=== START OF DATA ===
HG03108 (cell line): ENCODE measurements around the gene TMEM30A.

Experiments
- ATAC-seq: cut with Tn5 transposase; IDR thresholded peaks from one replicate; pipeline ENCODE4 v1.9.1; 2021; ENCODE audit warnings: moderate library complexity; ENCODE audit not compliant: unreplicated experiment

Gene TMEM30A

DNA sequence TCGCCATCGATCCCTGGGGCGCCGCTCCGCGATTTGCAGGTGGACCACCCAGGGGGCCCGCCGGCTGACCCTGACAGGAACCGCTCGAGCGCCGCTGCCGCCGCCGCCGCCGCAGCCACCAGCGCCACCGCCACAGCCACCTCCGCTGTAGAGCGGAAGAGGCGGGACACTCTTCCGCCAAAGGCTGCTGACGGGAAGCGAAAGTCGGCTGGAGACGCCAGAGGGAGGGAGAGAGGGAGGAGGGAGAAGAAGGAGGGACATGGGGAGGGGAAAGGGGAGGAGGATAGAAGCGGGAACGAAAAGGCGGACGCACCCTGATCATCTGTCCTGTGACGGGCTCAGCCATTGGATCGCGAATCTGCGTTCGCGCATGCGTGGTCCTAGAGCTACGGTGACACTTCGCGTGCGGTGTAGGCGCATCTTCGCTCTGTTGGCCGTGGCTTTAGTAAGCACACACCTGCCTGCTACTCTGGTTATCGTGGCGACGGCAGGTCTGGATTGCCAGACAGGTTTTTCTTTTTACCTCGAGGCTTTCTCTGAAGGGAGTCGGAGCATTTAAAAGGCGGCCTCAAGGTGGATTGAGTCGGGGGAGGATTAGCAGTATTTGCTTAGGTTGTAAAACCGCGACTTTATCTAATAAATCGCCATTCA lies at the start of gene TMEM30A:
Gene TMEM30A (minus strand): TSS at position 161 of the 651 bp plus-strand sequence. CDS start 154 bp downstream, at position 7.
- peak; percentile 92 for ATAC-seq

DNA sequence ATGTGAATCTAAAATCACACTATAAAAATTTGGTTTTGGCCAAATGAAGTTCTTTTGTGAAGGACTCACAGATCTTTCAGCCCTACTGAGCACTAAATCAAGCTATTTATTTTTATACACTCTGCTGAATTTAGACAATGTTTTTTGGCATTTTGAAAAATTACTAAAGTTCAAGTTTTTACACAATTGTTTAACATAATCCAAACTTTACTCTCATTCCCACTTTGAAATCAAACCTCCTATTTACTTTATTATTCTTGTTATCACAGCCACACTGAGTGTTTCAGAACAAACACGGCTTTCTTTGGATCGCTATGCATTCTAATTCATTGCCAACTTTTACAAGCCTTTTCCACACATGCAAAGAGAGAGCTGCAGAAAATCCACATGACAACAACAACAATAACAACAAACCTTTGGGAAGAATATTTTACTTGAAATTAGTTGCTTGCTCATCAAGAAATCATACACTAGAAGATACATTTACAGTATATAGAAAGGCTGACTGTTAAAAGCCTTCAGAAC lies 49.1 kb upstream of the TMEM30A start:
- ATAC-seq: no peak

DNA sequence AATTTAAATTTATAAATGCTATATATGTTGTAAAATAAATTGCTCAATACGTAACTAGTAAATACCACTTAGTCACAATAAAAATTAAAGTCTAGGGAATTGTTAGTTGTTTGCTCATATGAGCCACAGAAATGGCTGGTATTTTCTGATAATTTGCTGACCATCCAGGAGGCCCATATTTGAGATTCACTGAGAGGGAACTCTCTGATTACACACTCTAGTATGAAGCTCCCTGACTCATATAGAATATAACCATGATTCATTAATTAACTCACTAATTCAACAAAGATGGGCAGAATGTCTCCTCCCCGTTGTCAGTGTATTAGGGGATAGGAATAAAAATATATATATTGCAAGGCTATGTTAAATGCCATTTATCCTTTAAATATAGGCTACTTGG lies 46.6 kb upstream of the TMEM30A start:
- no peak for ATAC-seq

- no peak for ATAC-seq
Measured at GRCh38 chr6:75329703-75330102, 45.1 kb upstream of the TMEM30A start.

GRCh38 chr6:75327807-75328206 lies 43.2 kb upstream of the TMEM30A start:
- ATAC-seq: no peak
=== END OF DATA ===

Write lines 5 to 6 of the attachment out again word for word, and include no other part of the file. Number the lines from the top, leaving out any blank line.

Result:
DNA sequence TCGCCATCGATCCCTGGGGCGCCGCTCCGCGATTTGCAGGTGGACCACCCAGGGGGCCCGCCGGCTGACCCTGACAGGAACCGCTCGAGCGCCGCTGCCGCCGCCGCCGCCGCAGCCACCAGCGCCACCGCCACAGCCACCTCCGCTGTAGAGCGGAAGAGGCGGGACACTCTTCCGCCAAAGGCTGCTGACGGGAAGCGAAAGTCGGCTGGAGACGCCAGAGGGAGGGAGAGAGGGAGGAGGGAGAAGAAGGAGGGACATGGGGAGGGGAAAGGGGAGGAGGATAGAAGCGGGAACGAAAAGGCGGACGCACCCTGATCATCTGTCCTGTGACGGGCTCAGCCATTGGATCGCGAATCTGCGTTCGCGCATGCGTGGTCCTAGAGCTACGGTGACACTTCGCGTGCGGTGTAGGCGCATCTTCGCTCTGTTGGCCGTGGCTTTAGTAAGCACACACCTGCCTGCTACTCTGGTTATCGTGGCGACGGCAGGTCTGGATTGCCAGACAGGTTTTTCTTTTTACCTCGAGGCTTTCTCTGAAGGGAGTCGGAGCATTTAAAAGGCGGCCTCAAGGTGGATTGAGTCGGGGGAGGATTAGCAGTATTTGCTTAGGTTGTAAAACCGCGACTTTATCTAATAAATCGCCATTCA lies at the start of gene TMEM30A:
Gene TMEM30A (minus strand): TSS at position 161 of the 651 bp plus-strand sequence. CDS start 154 bp downstream, at position 7.